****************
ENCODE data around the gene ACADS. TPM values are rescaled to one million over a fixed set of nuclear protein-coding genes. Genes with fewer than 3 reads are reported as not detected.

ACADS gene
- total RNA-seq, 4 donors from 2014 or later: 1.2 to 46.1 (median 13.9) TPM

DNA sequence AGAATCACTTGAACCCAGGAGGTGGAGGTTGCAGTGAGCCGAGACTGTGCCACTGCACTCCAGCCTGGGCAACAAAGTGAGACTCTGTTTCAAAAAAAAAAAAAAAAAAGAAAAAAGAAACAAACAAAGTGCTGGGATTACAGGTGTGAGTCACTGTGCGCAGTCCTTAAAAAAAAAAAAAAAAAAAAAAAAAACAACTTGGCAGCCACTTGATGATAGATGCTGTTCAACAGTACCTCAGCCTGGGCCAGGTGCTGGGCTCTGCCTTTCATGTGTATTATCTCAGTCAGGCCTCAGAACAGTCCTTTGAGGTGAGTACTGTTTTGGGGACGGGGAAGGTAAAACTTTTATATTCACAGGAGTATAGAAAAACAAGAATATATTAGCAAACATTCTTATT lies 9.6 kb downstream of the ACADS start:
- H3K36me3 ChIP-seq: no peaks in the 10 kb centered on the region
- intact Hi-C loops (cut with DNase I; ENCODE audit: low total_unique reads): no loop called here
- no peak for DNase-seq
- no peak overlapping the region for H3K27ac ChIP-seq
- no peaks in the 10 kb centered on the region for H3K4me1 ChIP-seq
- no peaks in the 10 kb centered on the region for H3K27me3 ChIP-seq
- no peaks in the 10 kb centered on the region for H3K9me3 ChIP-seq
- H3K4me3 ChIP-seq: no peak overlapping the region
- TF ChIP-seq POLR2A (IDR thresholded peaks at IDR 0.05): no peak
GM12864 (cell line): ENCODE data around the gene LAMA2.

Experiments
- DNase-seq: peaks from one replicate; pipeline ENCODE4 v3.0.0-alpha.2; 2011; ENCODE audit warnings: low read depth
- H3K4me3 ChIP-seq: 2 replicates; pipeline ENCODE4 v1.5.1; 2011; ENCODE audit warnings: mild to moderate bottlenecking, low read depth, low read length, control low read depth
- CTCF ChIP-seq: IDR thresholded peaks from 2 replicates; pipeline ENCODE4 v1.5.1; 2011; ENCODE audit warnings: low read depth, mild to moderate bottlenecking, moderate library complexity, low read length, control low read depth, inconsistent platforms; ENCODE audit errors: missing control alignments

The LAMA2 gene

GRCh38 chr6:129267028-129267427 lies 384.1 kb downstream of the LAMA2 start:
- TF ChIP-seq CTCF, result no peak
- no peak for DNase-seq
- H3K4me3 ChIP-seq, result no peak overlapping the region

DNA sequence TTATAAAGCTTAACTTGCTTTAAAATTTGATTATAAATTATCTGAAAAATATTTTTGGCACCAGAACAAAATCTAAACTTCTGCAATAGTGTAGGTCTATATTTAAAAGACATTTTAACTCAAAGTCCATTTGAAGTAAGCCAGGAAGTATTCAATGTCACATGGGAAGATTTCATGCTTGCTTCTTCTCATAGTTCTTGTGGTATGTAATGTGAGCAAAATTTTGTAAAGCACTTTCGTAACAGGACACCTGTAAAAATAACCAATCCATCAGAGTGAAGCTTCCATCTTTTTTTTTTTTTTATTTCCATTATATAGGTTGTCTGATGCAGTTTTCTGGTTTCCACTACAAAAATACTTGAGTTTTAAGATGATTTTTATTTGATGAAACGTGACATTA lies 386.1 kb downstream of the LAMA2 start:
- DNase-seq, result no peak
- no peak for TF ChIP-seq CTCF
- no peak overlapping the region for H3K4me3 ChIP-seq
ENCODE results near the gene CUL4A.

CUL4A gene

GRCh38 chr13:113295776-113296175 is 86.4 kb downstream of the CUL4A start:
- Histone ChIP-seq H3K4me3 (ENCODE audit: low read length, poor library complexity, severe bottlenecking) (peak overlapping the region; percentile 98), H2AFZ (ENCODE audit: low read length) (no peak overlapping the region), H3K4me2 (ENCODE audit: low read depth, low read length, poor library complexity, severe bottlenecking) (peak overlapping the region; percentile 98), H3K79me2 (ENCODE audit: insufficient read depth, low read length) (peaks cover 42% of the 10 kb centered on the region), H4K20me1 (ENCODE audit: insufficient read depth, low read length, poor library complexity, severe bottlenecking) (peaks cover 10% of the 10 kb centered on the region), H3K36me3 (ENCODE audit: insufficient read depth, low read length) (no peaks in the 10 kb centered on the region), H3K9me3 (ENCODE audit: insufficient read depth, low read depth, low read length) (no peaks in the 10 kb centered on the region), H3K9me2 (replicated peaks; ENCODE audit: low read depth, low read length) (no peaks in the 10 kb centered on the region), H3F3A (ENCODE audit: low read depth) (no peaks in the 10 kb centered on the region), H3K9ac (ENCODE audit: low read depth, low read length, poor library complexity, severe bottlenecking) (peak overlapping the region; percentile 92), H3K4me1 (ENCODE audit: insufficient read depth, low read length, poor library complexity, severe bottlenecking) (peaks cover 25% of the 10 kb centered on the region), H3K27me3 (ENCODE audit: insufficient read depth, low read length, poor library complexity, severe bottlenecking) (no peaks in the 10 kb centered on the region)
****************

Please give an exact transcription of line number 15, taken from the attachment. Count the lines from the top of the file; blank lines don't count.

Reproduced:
Experiments